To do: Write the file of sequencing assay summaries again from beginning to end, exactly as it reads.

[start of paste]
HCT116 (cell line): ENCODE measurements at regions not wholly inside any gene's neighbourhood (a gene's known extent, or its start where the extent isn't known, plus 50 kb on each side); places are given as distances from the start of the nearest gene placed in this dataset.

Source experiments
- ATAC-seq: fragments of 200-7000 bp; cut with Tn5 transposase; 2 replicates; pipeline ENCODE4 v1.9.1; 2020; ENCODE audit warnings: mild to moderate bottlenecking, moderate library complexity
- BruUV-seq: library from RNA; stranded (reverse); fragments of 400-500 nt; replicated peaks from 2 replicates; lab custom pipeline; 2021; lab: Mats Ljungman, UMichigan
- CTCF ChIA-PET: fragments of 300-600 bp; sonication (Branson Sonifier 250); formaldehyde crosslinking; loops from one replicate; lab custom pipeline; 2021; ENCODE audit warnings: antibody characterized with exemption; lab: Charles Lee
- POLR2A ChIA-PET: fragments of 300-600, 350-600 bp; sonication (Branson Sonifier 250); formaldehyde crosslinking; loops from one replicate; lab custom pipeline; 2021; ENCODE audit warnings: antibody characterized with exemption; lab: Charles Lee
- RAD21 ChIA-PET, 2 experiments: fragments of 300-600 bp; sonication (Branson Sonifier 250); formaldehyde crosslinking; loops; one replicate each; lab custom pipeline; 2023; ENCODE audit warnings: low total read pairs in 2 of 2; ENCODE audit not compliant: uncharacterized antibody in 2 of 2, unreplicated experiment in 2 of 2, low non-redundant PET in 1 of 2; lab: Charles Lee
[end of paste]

HCT116 (cell line): ENCODE measurements at regions not wholly inside any gene's neighbourhood (a gene's known extent, or its start where the extent isn't known, plus 50 kb on each side); places are given as distances from the start of the nearest gene placed in this dataset.

Source experiments
- ATAC-seq: fragments of 200-7000 bp; cut with Tn5 transposase; 2 replicates; pipeline ENCODE4 v1.9.1; 2020; ENCODE audit warnings: mild to moderate bottlenecking, moderate library complexity
- BruUV-seq: library from RNA; stranded (reverse); fragments of 400-500 nt; replicated peaks from 2 replicates; lab custom pipeline; 2021; lab: Mats Ljungman, UMichigan
- CTCF ChIA-PET: fragments of 300-600 bp; sonication (Branson Sonifier 250); formaldehyde crosslinking; loops from one replicate; lab custom pipeline; 2021; ENCODE audit warnings: antibody characterized with exemption; lab: Charles Lee
- POLR2A ChIA-PET: fragments of 300-600, 350-600 bp; sonication (Branson Sonifier 250); formaldehyde crosslinking; loops from one replicate; lab custom pipeline; 2021; ENCODE audit warnings: antibody characterized with exemption; lab: Charles Lee
- RAD21 ChIA-PET, 2 experiments: fragments of 300-600 bp; sonication (Branson Sonifier 250); formaldehyde crosslinking; loops; one replicate each; lab custom pipeline; 2023; ENCODE audit warnings: low total read pairs in 2 of 2; ENCODE audit not compliant: uncharacterized antibody in 2 of 2, unreplicated experiment in 2 of 2, low non-redundant PET in 1 of 2; lab: Charles Lee